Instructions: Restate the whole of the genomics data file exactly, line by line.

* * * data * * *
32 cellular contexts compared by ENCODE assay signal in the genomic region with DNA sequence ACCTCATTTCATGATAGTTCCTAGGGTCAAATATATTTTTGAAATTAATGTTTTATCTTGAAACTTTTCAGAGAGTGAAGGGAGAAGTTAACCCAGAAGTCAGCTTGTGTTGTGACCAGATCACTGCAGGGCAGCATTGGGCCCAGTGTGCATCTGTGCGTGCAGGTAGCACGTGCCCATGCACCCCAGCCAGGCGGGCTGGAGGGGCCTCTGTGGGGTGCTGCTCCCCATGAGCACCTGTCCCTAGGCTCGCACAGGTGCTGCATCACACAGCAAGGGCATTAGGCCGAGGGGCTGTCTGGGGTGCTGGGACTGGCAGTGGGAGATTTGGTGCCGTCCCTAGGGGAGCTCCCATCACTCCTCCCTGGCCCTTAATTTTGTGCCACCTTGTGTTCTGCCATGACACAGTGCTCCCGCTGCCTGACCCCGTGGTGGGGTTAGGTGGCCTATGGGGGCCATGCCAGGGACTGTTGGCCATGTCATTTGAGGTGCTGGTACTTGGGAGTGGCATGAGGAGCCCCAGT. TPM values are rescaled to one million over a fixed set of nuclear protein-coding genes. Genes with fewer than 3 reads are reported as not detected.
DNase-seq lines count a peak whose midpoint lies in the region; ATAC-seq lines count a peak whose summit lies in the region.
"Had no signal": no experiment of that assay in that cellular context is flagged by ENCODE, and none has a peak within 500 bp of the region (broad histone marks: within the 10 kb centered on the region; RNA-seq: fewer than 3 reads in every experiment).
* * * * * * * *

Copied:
32 cellular contexts compared by ENCODE assay signal in the genomic region with DNA sequence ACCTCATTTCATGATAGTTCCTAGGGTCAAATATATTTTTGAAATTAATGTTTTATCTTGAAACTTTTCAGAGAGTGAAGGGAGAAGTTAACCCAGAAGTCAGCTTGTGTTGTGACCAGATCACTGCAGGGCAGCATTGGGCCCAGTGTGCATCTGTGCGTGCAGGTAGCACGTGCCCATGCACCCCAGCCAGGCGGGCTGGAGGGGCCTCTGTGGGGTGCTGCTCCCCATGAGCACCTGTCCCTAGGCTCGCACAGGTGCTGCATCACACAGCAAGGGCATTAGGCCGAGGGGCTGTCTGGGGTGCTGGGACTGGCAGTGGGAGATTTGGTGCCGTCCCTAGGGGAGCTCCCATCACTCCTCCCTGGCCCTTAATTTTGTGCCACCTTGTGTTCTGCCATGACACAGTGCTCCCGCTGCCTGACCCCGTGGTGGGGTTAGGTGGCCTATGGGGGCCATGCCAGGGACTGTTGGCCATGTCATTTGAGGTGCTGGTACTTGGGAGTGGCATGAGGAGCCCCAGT. TPM values are rescaled to one million over a fixed set of nuclear protein-coding genes. Genes with fewer than 3 reads are reported as not detected.
DNase-seq lines count a peak whose midpoint lies in the region; ATAC-seq lines count a peak whose summit lies in the region.
"Had no signal": no experiment of that assay in that cellular context is flagged by ENCODE, and none has a peak within 500 bp of the region (broad histone marks: within the 10 kb centered on the region; RNA-seq: fewer than 3 reads in every experiment).